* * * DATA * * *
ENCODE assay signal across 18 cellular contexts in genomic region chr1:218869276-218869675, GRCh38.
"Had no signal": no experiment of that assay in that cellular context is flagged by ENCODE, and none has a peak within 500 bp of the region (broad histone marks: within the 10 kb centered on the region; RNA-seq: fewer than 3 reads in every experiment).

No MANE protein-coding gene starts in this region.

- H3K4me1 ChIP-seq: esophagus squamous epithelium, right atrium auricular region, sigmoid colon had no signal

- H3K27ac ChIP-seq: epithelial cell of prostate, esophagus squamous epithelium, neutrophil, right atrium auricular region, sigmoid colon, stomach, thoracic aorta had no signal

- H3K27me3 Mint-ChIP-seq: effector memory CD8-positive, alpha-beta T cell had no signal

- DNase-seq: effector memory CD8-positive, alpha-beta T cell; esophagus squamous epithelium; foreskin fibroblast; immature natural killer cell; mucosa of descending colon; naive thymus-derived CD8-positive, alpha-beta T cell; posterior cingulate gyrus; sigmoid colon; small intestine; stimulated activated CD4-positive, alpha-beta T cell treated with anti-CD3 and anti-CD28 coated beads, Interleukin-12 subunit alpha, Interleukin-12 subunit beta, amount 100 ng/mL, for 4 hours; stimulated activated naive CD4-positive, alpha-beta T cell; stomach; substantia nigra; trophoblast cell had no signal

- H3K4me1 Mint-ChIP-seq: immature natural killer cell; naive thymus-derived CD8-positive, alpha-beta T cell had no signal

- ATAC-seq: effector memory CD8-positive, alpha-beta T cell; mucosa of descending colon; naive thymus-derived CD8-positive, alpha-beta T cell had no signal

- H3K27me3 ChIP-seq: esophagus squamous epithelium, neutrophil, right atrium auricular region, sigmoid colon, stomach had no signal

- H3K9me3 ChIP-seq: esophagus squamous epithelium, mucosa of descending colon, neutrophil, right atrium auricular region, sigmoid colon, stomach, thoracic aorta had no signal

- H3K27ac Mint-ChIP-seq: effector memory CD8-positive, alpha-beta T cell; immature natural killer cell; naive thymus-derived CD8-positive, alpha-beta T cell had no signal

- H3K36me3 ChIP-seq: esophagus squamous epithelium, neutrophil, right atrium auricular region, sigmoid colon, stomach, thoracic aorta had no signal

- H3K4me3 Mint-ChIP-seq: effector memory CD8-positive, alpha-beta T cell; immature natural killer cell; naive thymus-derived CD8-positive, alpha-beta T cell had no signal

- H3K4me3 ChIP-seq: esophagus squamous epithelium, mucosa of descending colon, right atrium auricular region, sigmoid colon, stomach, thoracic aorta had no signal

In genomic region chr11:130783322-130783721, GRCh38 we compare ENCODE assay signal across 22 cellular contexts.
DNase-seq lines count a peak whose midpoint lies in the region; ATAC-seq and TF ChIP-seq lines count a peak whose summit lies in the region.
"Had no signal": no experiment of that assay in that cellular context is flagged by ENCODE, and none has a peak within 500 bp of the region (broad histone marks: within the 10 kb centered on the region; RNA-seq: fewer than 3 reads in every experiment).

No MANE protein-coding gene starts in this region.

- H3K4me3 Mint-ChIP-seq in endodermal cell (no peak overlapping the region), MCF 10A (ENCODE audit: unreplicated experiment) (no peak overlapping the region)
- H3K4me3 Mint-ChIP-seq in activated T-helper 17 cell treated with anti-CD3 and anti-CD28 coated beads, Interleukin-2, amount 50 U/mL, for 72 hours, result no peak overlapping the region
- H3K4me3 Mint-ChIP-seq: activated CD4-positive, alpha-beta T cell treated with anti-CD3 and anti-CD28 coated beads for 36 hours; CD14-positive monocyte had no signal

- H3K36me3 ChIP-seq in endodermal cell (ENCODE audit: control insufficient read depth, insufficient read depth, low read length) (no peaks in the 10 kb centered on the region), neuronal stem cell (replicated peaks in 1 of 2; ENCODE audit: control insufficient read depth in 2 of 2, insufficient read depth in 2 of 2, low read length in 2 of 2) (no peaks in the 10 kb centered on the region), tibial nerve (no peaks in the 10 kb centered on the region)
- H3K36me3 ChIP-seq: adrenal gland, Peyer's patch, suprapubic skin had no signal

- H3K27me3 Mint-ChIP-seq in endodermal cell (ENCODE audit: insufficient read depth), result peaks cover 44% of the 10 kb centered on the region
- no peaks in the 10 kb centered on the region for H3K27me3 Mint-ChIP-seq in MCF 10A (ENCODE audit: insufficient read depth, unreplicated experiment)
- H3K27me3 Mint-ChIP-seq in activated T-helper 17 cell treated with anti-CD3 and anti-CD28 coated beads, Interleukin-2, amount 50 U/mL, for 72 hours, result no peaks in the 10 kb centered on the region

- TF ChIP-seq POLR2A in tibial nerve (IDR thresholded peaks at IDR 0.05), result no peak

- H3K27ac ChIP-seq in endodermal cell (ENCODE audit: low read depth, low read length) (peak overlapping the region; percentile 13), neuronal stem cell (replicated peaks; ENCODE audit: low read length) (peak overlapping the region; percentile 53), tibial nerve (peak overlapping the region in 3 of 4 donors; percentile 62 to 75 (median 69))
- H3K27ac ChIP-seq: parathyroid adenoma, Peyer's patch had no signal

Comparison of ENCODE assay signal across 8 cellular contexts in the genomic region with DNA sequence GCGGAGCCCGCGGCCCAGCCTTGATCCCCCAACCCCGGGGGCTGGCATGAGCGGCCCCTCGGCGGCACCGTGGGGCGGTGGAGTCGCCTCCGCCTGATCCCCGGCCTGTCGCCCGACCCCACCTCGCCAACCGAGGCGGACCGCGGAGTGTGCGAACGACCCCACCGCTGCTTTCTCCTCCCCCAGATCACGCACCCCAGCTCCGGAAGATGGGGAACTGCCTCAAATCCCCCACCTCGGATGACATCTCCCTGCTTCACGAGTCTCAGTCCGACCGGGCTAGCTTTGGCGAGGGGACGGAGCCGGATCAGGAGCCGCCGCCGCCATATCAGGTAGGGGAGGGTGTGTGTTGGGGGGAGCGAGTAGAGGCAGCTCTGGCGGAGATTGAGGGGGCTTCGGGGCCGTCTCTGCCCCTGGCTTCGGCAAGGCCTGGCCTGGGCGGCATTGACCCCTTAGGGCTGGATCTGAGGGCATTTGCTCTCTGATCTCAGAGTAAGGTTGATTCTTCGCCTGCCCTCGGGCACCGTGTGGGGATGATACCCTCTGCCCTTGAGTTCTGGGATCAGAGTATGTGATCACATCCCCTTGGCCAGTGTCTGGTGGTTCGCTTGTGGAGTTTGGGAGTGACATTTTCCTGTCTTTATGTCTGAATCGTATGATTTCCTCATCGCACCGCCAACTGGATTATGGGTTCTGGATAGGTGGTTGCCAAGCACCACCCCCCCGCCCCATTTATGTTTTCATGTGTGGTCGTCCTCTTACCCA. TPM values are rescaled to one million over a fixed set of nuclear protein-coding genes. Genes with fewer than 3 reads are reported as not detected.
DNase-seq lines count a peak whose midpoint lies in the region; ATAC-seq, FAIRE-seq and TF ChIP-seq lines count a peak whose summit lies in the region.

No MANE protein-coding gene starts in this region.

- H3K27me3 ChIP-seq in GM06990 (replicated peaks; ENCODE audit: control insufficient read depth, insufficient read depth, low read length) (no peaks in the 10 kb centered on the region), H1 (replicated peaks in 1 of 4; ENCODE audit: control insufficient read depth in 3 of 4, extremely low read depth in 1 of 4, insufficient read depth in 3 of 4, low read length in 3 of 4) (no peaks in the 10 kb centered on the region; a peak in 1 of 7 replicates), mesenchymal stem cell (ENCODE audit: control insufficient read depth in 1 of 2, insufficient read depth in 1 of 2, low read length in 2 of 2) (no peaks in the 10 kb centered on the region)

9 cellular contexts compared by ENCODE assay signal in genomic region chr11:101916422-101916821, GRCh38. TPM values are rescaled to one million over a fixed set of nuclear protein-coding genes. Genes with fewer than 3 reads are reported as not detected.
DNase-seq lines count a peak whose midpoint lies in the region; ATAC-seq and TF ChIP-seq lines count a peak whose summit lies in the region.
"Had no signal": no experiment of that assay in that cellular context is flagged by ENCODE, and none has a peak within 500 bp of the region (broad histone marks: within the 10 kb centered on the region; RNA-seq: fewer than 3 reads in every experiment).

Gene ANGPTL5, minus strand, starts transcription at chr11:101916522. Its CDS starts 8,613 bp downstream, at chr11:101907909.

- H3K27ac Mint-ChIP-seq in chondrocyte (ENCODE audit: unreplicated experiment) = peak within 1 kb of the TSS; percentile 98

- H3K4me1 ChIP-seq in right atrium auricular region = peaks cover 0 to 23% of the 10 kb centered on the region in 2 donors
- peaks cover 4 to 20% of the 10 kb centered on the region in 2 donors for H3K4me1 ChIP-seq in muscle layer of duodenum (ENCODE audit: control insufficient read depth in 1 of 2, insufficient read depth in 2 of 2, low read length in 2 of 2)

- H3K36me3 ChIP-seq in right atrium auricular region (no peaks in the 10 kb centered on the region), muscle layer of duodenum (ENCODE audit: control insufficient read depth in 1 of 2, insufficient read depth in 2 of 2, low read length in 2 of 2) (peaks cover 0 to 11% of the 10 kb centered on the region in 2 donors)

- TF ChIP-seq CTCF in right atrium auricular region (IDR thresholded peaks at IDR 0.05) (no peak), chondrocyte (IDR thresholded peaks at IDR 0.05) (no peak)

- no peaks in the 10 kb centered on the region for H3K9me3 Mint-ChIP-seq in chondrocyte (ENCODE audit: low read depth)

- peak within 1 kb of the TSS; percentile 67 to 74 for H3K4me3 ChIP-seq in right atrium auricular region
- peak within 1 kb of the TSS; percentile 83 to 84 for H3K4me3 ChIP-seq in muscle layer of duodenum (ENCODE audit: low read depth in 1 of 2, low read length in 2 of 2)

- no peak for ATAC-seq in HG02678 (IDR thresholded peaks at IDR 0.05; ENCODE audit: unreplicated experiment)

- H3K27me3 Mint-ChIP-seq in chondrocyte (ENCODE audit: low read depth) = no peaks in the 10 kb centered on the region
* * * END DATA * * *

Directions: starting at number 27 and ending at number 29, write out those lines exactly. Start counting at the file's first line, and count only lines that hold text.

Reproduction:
- H3K27me3 Mint-ChIP-seq in activated T-helper 17 cell treated with anti-CD3 and anti-CD28 coated beads, Interleukin-2, amount 50 U/mL, for 72 hours, result no peaks in the 10 kb centered on the region

- TF ChIP-seq POLR2A in tibial nerve (IDR thresholded peaks at IDR 0.05), result no peak

- H3K27ac ChIP-seq in endodermal cell (ENCODE audit: low read depth, low read length) (peak overlapping the region; percentile 13), neuronal stem cell (replicated peaks; ENCODE audit: low read length) (peak overlapping the region; percentile 53), tibial nerve (peak overlapping the region in 3 of 4 donors; percentile 62 to 75 (median 69))